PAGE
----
TSMC to Boost 4nm & 5nm Output by 25%: Ada Lovelace, Hopper, RDNA 3, Zen 4

Silicon wafer
(Image credit: TSMC)

For the last few years, TSMC's N5 nodes have been used almost exclusively by Apple for its system-on-chips aimed at smartphones and PCs. But as more companies adopt these fabrication technologies, TSMC has had to increase its production capacities. A new report says that TSMC will increase its N5 production capacity by around 25% this year to meet the demand for N5 chips from the likes of AMD, Nvidia, and MediaTek.

TSMC's N5 (5nm-class) family of manufacturing processes includes vanilla N5, performance-enhanced N5P, N4, N4P, N4X, and Nvidia-specific 4N. Apple is believed to use N5 and N5P for its existing A14, M1, and A15 system-on-chips, but companies like AMD, MediaTek, and Nvidia, are set to use various technologies from the lineup. Meanwhile, Apple's next-generation A16 is also projected to migrate to N4.

For example, Nvidia has tapped 4N for its Hopper compute GPUs (and perhaps for Ada Lovelace consumer GPUs), whereas MediaTek uses N5 for its Dimensity 8000/8100 and will use N4 for Dimensity 9000. 

With N5, TSMC has the capacity for up to 120,000 wafer starts per month (WSPM), according to a report by DigiTimes. 120,000 N5 WSPM is what TSMC planned to achieve by early 2022, so the foundry has the exact capacity it planned to have. However, to serve its existing and future customers interested in one of N5 processes, TSMC will install some additional equipment to increase N5 output to 150,000 WSPM by Q3 2022, DigiTimes claims. Indeed, TSMC will need more N5-capable tools at its fabs by mid-2022.

Nvidia plans to start shipping its Hopper compute GPUs commercially in Q3, so given the length of modern cycles, we're pretty sure that TSMC is already ramping H100 production using the Nvidia-tailored N4 node. While the production volumes dedicated to these GPUs isn't very high, the chips are very large, meaning they'll eat a significant share of TSMC's N5-capable capacity. 

Meanwhile, Apple traditionally ramps up its new iPhone SoCs in April or May, so expect TSMC to kick off production of A16 in the coming weeks. Apple's smartphone SoCs are used for hundreds of millions of devices, so Apple will remain TSMC's biggest customer both in terms of revenues and in terms of processed wafers. Also, since MediaTek sells a boatload of advanced SoCs these days, it will need tens of millions of its Dimensity 8000/8100/9000 application processors and will therefore remain TSMC's No. 2 customer.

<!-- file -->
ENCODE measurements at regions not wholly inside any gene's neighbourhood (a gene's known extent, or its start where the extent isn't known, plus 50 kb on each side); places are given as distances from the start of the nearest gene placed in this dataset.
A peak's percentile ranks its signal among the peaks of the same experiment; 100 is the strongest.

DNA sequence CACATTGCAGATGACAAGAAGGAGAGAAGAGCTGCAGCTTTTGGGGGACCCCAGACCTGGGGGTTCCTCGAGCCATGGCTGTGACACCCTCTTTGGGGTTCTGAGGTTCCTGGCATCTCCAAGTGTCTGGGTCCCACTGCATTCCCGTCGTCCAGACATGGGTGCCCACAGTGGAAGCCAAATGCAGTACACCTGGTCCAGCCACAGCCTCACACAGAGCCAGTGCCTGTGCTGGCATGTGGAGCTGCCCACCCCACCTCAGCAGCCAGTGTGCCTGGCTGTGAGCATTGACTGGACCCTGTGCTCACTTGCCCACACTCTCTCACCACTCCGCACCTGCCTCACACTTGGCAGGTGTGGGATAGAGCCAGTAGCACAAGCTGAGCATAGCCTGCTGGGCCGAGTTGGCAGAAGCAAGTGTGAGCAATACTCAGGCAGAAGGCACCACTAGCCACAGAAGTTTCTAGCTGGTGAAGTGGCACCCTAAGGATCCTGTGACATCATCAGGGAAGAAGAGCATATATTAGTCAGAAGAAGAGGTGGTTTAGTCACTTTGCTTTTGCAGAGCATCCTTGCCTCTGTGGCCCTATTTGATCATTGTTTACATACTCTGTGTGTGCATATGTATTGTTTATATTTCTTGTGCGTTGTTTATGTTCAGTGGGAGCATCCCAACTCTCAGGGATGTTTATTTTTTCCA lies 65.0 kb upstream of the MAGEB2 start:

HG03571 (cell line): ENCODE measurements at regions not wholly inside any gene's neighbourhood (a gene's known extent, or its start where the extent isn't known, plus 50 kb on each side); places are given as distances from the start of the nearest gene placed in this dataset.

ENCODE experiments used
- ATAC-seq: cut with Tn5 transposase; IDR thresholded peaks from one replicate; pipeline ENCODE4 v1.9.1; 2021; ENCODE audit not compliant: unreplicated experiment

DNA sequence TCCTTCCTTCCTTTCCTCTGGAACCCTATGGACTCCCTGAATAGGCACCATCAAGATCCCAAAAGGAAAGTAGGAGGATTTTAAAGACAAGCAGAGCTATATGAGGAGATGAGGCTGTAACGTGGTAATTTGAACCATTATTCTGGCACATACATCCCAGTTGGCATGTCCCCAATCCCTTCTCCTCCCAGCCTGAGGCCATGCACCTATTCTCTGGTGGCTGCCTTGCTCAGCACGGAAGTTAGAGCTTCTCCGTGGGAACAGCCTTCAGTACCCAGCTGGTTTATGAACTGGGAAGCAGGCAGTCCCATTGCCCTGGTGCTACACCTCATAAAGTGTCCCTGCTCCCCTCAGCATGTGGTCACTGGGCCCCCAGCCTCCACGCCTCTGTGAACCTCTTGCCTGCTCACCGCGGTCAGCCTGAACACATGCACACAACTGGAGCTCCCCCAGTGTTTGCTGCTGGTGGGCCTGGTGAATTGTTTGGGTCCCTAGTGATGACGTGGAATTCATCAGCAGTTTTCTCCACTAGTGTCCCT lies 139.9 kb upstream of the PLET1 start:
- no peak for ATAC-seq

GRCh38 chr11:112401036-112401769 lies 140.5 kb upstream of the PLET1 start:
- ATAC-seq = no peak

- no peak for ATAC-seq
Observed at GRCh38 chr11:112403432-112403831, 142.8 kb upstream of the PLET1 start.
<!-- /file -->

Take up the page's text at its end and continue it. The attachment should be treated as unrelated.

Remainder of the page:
We also fully expect AMD to introduce its next-generation Zen 4-based Epyc and Ryzen CPUs along with RDNA 3-based Radeon RX 7000-series GPUs this fall. Nvidia will also launch its Ada Lovelace-powered GeForce RTX 40-series consumer offerings around the same time as well. All of these products are meant to be widely available, so TSMC will need a lot of capacity to produce these chips. 

So far, both AMD and Nvidia have spent billions of dollars on securing production capacity at TSMC to ensure that they can get all the chips they need. As a result, all the capacity that TSMC will add has essentially been paid for already, months before it goes online.

Meanwhile, TSMC plans to kick off mass production of chips using its next-generation N3 node (3nm-class) sometime in the middle of the year. Apple will be the first to adopt this node, and Intel is expected to follow. The first N3 products will be shipped in 2023, so we won't see them in 2022. 

Anton Shilov
Freelance News Writer

Anton Shilov is a Freelance News Writer at Tom’s Hardware US. Over the past couple of decades, he has covered everything from CPUs and GPUs to supercomputers and from modern process technologies and latest fab tools to high-tech industry trends.

  • watzupken
    The question is whether 25% increase in production is sufficient to cope with demand. Now that Qualcomm, Intel and Nvidia are on TSMC, the increase in production ramp up may not be enough to satisfy the extra big players. And since Apple is also stuck on 4/5nm and uses TSMC exclusively, so you can imagine how competitive and expensive the node allocation will be.